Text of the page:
Electrify Me... Rail On!

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#1
I am in a heated exchange of communication regarding the necessity to electrify America's railroads.

But I was rebuffed by the argument that building catenary power distribution is laborious and expensive.

Can someone direct me to examples (photos?) of automated MOW equipment that can build / service catenary wiring?

In the event that there was a national initiative to electrify 35,000 miles of mainline track, wouldn't that be incentive to design / build such a machine (*if it doesn't already exist).

In the event that diesel fuel triples in price, due to "Cap and Trade", I believe that there would be a groundswell of support for transitioning to electric power.

In addition, building urban electric traction mass transit, would only increase demand for automated machines to speed the task.

Any thoughts / guesstimates on the number of machines and timeframe to build 60,000 miles of urban rail mass transit?

I am aware of track laying machines that can do over 1 mile per day. Are there machines that can do it faster?

60,000 miles computes to 60,000 days of operation for one machine.
6,000 days for ten machines.
600 days for 100 machines.
300 days for 200 machines.
 
#2
I know that light rail systems have pretty advanced catenary systems for maintaining overhead line tension, which was always a big maintenance headache for earlier systems. Don't know if the counterbalanced tensioning devices would hold up under high speed trains, but certainly looking to the TGV and ICE lines in Europe, or Japanese high speed catenary would give some clues. Or the electrification between New Haven and Boston - that's a fairly recent installation.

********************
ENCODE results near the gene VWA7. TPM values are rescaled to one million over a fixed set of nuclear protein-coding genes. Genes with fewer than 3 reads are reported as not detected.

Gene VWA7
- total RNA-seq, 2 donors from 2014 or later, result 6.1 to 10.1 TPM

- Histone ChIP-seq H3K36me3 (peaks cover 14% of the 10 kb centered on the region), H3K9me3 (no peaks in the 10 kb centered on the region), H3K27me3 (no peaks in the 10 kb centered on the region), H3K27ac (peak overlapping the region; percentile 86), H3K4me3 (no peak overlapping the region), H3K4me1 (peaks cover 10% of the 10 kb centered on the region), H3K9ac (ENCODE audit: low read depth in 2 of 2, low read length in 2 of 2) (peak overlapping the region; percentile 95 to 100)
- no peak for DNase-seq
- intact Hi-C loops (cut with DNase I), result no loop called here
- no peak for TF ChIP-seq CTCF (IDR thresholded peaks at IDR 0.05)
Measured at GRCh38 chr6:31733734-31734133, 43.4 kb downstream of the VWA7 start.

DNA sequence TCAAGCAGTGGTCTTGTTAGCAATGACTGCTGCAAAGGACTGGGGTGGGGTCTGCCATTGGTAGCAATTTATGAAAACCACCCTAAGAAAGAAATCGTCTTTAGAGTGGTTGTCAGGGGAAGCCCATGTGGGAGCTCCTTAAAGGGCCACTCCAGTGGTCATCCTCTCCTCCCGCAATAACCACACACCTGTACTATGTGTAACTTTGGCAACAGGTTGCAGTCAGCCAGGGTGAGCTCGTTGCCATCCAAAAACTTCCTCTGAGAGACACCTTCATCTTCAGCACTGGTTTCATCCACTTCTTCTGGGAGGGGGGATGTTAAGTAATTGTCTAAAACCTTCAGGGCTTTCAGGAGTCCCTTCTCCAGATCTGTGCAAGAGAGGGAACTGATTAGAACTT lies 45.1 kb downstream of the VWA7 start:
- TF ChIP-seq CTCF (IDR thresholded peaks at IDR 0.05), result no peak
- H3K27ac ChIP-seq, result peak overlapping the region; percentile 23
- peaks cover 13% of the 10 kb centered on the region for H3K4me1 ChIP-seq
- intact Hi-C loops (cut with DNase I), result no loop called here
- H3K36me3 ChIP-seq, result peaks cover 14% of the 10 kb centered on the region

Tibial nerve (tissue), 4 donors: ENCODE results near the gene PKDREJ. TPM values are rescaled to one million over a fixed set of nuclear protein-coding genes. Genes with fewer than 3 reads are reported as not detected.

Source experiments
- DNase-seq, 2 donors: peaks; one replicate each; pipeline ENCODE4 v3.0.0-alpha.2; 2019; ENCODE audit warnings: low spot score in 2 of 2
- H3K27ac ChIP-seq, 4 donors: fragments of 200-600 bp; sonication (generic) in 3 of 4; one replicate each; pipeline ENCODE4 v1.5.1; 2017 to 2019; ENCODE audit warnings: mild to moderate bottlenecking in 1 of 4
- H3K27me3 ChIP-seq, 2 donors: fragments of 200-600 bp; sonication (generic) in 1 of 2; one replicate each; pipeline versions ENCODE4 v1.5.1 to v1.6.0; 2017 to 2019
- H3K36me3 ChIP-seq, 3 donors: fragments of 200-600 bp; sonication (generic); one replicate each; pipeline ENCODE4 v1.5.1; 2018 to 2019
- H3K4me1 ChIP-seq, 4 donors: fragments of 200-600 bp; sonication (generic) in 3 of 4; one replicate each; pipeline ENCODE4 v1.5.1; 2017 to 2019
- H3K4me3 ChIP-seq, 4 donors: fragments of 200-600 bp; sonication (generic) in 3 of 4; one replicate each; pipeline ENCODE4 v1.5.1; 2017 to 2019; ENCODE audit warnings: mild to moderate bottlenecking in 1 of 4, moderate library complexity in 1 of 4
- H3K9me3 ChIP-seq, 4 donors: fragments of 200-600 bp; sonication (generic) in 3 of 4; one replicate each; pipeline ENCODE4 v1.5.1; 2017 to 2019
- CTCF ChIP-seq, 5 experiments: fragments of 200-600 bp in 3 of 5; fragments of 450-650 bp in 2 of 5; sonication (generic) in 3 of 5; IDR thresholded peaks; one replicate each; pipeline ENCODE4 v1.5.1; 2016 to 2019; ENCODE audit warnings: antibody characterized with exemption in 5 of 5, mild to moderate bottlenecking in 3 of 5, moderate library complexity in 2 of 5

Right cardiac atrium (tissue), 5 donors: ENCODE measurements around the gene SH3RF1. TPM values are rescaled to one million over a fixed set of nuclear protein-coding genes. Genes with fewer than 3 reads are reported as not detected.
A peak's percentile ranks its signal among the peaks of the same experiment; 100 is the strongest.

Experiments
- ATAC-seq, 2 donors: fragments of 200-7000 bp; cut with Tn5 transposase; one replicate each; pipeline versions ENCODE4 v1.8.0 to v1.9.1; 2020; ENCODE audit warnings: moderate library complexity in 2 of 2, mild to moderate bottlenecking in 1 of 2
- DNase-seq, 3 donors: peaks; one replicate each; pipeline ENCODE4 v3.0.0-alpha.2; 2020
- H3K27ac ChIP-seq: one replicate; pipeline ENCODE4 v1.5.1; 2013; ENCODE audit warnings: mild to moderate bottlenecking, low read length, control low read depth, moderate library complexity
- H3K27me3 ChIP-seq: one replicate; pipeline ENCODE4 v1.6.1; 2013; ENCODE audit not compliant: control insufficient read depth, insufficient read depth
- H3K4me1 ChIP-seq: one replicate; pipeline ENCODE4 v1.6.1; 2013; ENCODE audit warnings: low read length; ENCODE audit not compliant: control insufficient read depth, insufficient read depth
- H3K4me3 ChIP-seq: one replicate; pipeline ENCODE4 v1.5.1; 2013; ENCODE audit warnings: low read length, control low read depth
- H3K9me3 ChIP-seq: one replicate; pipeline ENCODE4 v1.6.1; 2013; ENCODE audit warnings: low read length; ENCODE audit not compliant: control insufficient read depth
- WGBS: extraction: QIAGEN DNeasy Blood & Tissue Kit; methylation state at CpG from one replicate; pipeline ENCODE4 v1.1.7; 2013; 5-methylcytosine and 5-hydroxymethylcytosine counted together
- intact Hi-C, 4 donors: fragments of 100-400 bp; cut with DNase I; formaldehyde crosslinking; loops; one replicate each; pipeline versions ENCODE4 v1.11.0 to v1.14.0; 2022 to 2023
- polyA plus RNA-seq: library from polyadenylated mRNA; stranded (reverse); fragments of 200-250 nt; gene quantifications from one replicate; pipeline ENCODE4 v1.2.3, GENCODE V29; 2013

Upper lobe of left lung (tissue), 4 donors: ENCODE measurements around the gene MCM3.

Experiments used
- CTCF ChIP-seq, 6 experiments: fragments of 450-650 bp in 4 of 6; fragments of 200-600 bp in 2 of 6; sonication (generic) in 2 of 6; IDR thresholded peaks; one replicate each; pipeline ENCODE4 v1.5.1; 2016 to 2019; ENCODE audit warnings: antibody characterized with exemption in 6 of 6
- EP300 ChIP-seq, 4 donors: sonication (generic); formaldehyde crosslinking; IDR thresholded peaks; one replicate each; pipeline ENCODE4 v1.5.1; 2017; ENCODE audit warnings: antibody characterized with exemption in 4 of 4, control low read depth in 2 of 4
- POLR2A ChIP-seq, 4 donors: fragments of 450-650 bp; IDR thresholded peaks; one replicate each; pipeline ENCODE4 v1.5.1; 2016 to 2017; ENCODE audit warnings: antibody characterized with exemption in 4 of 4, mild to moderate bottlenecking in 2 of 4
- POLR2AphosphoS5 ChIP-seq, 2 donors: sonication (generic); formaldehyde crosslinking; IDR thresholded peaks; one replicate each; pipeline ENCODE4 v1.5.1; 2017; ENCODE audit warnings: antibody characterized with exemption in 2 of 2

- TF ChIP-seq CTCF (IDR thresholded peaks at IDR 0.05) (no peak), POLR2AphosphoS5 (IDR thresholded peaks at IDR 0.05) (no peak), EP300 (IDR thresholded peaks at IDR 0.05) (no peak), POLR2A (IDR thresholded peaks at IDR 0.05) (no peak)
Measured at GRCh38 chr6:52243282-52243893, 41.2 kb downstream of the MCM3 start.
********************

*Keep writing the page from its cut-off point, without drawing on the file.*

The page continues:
Eastern Railfan

Ferroequineologist
#3
A highly unlikely situation like that would require a butt load of energy. Where pray tel is all the additional electricity required going to come from?
 
#4
A highly unlikely situation like that would require a butt load of energy. Where pray tel is all the additional electricity required going to come from?
Quoting from :
http://www.theoildrum.com/node/4301

Transferring freight from truck to electrified rail trades 17 to 21 BTUs of diesel for one BTU of electricity. Simply electrifying existing rail freight would trade 2.6 to 3 BTUs of diesel for one BTU of electricity.